In the appeal, the Court considered the wording of CPR 7.3:

A claimant may use a single claim form to start all claims which can be conveniently disposed of in the same proceedings.

In granting the appeal, three determinations were made:

  1. It was not disputed by the parties that being “disposed of” means the claims finally determined, not just case managed [51];
  2. The test of convenience is only that common disposal be convenient; it does not require common disposal to be the only possible or reasonable way of determining the set of claims in question, or that separate disposal would be inconvenient [52]; and
  3. “Convenient” is an ordinary word which means possible and helpful or useful, nothing more [53].

The Master’s error was to equate ‘the same proceedings’ with ‘a single trial’ which is not what CPR 7.3 requires [55].

In concluding, Baker J set out at [71]:

“The governing principle, therefore, is not whether there is a large number of claimants and / or causes of action.  Rather, it is the convenience of disposing of the issues arising between the parties in a single set of proceedings. The degree of commonality between the causes of action, including as part of that the significance for each individual claim of any common issues of fact or law, will generally be the most important factor in determining whether it would, or would not, be convenient to dispose of them all in a single set of proceedings.”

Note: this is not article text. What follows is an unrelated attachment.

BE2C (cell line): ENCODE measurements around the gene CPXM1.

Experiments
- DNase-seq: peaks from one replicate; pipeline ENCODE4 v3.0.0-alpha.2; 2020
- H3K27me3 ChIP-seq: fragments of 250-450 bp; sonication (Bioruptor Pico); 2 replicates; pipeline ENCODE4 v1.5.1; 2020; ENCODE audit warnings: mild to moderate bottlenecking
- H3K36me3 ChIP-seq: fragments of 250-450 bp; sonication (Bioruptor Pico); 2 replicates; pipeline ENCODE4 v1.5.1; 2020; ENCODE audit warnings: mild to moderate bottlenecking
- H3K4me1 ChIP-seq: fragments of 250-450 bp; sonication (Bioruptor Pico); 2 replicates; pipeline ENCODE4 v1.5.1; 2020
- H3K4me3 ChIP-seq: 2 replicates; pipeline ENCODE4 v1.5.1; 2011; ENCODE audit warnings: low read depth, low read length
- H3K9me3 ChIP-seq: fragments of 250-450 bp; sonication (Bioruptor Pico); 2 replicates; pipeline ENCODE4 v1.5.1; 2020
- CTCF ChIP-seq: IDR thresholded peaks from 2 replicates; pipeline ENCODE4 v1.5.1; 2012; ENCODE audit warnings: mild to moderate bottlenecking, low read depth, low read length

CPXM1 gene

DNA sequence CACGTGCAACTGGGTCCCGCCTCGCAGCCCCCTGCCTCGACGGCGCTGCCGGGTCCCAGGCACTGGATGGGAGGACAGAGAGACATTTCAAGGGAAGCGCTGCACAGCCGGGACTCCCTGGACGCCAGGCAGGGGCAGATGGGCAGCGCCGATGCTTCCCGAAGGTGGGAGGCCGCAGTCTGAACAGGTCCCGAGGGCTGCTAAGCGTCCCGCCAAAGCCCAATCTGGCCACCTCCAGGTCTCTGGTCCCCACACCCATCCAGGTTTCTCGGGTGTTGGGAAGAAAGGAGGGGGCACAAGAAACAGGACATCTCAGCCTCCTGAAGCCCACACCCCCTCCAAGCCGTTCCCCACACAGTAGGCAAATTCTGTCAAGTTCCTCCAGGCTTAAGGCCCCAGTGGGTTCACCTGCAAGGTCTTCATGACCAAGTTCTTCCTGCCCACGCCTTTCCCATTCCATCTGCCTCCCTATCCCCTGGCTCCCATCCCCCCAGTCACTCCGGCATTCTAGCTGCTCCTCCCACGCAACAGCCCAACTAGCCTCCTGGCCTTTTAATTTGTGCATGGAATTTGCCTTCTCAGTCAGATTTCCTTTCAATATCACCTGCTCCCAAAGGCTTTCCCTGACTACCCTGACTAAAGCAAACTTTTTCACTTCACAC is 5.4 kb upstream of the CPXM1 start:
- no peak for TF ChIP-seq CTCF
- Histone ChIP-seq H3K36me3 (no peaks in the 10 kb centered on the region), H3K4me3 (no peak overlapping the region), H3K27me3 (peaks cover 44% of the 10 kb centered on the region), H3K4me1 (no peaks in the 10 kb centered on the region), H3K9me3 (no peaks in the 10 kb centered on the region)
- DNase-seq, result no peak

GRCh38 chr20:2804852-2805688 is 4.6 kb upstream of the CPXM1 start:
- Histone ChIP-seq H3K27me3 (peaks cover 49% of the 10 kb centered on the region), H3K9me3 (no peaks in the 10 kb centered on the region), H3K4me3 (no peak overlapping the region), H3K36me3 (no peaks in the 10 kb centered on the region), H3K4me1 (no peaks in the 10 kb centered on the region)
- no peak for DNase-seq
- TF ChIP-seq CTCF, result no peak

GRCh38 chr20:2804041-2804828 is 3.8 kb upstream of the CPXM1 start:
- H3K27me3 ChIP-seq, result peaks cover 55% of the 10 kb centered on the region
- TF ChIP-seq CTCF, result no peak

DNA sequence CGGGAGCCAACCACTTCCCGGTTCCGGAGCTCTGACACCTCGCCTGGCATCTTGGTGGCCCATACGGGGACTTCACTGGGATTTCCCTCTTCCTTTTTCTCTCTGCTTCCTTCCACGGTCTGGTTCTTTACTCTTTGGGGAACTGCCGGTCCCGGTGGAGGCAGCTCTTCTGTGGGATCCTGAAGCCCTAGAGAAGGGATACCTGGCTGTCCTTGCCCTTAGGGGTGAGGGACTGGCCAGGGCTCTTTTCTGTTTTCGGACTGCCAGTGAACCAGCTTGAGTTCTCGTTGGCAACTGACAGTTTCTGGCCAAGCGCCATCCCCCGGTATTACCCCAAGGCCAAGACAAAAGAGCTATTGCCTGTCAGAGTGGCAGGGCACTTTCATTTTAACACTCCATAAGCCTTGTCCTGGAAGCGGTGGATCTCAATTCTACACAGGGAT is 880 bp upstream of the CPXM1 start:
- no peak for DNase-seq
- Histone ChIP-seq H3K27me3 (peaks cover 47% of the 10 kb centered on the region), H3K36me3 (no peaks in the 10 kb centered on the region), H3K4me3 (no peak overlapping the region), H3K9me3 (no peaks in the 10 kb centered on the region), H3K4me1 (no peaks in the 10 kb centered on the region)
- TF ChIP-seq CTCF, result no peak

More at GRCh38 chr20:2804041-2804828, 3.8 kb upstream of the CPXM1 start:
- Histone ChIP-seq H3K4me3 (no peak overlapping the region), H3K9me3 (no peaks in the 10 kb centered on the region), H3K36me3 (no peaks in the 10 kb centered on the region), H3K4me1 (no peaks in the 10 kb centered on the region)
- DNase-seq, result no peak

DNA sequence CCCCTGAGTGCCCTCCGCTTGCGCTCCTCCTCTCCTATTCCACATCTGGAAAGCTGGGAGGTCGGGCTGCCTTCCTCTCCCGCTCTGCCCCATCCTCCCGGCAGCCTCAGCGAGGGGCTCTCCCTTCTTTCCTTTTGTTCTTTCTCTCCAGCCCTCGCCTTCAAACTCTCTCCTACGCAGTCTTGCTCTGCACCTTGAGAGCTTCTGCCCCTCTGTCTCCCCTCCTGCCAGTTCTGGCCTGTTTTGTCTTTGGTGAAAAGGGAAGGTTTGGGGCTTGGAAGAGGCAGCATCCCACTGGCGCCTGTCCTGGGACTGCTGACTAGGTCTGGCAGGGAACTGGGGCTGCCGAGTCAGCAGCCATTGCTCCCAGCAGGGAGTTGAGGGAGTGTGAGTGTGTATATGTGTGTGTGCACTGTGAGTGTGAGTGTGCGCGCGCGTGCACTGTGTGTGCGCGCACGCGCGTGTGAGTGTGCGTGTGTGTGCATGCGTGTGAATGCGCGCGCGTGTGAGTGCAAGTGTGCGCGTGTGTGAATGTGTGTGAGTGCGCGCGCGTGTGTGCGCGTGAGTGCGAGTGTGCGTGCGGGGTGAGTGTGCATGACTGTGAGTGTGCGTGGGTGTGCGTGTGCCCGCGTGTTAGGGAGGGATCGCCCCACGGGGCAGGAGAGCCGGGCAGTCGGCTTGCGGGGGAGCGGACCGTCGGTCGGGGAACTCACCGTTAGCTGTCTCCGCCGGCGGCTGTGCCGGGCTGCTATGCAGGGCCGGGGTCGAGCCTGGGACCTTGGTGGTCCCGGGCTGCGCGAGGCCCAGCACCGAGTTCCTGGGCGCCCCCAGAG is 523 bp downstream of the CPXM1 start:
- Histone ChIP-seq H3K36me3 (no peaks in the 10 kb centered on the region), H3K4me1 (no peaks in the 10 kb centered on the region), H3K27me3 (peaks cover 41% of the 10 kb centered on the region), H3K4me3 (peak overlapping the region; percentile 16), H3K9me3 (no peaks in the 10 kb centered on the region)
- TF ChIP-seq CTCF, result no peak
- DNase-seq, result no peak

The reality of what was set in motion from the Master’s judgment was the Claimants’ firm being required, within 6 months, to ask each Claimant to provide a Help with Fees Form if appropriate; submit any returned forms to the Fees Office; file a signed Claim Form; and then pay any issue fee required. It was as if Fleetwood Town or Colchester United had to provide season tickets to each person attending a home game, but also pay for them to attend.

Significant issues arose with Claimants being charged incorrect issue fees, the difference needing to be covered by the Claimants’ firm. The Court Office was also understandably overwhelmed.